In the sweep, the FTC inspected over 2,300 vehicles at 94 car dealerships in seven states. Inspectors found that approximately 70 percent of vehicles displayed Buyer’s Guides and roughly half of those displayed the appropriate revised Buyer’s Guide. Just 33 dealerships posted the revised Buyer’s Guide on more than half of their vehicles, and only 14 dealerships were compliant in having revised Buyer’s Guides on all their used vehicles for sale. 

To read full article go to Auto Finance Excellence.

We are pleased to announce that Troutman Sanders attorneys David Anthony, Cindy Hanson, Timothy St. George and Julie Hoffmeister will be presenting during the 2018 NAPBS Annual Conference Passport to the World CCN in Baltimore, Maryland. NAPBS wants to provide Legal and Compliance information to all members and non-members attending the conference. Cindy, David and Timothy will be presenting information on a panel together called, “Litigation and Compliance in Background Screening: The Business Perspective,” on October 8th at 10:30 a.m. Cindy Hanson will also be a speaker at the general session on October 8th at 4 p.m. Julie Hoffmeister will be on a speaker panel discussing, “Island of Misfit Toys: How Does the FCRA Apply to FINRA Onboarding, Vendor Credentialing, Volunteers, Independent Contractors, and Other “Not Quite Employment” Circumstances “If at All),” on October 9th at 11:30 a.m.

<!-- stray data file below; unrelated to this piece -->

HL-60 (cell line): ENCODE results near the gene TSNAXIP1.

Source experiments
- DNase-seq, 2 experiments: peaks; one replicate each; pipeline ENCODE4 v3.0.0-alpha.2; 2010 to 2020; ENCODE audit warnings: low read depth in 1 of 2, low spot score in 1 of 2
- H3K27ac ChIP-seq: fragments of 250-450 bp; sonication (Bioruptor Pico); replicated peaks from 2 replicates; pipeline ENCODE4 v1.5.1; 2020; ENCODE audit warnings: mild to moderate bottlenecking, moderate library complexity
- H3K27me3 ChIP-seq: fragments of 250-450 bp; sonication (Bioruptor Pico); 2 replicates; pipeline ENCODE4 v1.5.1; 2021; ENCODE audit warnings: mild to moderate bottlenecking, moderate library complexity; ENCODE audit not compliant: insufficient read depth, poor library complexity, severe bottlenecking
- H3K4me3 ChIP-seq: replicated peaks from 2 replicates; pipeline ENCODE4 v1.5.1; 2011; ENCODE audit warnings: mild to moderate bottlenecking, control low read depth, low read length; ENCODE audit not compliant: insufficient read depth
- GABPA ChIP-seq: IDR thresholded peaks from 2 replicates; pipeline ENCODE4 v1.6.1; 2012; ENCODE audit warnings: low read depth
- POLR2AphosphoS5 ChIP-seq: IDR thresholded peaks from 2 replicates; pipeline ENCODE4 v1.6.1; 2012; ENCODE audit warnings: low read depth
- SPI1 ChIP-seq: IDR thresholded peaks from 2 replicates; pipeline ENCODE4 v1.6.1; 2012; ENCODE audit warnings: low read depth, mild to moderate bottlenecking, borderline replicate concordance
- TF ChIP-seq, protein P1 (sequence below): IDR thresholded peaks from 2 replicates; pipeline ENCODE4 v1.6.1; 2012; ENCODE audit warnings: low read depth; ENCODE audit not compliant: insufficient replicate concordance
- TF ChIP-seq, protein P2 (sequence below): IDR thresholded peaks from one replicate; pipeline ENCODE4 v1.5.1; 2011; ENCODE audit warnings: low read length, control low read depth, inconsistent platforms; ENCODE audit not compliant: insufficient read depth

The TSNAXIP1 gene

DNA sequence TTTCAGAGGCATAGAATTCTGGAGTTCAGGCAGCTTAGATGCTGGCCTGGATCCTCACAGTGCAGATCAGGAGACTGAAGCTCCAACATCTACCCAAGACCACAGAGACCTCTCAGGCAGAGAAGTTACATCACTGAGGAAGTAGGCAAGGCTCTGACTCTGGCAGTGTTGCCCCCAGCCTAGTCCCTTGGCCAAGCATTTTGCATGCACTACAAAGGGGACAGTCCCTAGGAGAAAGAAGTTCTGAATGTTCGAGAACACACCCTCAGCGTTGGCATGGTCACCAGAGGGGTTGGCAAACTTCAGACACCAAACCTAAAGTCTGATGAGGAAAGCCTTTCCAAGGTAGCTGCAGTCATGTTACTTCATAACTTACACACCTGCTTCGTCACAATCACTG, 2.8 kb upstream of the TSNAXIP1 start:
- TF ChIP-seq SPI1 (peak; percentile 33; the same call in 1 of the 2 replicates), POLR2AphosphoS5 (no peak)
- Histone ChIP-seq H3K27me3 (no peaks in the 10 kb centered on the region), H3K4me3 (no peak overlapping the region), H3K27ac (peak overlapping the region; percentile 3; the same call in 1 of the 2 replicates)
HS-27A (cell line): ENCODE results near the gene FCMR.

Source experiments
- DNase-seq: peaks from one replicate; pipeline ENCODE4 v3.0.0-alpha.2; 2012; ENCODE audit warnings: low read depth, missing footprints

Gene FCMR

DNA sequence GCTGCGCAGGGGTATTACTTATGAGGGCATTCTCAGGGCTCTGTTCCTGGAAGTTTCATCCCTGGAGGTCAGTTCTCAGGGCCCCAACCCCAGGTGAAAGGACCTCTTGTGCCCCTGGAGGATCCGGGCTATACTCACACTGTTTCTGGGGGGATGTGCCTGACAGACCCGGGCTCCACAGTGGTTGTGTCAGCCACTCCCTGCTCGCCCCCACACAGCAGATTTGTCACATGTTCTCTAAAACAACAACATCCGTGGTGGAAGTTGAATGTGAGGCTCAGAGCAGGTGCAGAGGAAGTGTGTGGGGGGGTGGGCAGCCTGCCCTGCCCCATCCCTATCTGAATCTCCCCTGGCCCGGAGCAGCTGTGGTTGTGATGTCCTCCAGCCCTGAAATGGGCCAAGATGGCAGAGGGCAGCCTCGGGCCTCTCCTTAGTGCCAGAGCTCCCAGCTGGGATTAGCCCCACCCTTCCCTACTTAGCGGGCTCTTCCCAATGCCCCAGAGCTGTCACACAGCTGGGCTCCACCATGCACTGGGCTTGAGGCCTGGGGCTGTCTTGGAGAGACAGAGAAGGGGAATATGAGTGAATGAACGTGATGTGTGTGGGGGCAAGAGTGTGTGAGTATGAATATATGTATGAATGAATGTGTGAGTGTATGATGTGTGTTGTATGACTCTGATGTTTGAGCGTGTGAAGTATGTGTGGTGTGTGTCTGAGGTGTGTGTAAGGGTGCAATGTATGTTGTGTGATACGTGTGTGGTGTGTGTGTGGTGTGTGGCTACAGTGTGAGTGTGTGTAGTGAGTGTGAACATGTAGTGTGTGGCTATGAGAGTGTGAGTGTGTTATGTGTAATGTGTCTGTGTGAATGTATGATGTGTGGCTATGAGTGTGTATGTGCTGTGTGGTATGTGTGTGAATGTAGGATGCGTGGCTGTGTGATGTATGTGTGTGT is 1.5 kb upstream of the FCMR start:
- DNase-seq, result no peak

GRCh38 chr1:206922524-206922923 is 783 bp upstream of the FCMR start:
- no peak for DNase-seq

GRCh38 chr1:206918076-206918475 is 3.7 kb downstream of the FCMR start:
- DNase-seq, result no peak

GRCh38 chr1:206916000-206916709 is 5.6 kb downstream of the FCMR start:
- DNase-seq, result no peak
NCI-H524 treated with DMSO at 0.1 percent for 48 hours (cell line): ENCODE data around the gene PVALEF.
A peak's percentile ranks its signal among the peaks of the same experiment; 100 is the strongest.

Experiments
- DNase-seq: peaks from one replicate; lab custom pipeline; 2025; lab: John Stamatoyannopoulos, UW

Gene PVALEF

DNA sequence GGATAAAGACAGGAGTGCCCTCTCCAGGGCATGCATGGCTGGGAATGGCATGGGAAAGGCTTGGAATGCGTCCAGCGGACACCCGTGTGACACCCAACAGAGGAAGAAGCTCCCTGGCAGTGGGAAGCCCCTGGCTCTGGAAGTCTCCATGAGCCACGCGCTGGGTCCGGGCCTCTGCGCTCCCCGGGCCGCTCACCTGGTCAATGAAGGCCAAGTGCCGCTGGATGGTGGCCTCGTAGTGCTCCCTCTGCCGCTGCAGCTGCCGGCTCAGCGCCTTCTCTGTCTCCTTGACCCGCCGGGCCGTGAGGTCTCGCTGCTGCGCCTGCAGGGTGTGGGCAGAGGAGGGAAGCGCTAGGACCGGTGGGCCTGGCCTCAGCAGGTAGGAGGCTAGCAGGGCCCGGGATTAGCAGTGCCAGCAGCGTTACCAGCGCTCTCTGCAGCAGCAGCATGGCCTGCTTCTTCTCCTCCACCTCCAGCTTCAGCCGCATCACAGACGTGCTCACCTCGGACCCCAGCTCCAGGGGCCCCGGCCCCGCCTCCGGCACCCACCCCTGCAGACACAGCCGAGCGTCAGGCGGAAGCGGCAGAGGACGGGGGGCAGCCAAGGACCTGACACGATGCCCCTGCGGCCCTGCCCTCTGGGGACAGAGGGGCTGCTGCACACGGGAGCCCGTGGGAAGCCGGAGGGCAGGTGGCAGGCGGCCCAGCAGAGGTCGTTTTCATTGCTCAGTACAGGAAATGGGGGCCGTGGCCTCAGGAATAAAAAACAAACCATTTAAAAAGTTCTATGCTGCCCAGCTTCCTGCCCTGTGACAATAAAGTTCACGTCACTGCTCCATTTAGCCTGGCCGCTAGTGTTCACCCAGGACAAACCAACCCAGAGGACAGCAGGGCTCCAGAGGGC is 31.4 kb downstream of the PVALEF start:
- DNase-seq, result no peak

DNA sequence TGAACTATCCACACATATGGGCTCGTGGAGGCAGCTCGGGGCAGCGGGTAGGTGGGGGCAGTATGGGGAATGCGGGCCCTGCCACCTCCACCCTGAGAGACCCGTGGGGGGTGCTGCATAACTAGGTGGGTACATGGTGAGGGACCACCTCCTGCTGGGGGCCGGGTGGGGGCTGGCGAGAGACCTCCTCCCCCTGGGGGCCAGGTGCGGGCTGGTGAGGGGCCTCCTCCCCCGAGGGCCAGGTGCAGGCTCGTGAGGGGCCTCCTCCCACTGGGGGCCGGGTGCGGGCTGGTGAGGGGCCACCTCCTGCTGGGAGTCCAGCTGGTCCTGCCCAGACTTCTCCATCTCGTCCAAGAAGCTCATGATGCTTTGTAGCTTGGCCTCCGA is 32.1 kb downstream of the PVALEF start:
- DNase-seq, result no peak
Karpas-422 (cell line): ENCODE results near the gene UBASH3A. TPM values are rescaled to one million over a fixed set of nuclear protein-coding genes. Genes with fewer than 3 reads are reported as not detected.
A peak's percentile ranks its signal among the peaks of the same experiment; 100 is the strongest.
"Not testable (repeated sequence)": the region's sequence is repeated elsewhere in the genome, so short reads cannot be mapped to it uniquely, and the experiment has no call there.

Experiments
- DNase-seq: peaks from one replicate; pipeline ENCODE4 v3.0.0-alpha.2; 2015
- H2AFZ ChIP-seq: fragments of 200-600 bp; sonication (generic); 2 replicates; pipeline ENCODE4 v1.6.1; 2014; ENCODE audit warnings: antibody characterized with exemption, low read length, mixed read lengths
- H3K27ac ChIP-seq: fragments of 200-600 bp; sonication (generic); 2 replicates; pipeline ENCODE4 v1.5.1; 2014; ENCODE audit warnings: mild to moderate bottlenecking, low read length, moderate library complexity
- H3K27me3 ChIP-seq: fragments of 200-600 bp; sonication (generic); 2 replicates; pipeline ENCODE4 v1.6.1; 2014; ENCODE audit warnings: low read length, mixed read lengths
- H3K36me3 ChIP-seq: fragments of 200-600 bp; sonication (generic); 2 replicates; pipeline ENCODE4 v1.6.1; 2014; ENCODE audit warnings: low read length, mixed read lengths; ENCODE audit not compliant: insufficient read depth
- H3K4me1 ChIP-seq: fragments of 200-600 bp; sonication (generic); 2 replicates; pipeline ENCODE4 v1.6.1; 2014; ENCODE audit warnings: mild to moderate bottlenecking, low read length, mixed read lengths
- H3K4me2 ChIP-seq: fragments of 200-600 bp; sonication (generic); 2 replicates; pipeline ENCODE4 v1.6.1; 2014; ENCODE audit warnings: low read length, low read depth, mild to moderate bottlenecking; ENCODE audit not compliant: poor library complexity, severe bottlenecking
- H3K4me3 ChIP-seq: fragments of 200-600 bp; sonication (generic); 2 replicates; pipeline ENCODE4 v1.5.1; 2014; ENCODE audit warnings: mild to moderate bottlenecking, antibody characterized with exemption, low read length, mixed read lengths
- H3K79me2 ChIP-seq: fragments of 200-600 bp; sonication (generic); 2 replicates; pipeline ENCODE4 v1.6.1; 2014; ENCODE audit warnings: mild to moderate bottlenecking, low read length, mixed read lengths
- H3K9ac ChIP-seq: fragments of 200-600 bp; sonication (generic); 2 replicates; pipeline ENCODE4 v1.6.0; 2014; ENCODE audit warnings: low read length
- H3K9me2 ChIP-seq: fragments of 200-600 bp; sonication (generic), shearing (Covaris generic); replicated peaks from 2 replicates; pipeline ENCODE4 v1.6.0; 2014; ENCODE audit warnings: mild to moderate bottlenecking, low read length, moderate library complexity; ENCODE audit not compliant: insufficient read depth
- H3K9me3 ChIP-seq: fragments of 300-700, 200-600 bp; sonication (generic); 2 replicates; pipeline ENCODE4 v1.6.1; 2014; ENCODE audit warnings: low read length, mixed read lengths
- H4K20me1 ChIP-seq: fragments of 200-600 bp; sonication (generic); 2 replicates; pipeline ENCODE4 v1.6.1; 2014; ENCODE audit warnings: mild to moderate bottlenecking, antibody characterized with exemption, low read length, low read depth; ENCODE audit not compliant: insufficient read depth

Stay to the End to Hear from Three Top Legal Minds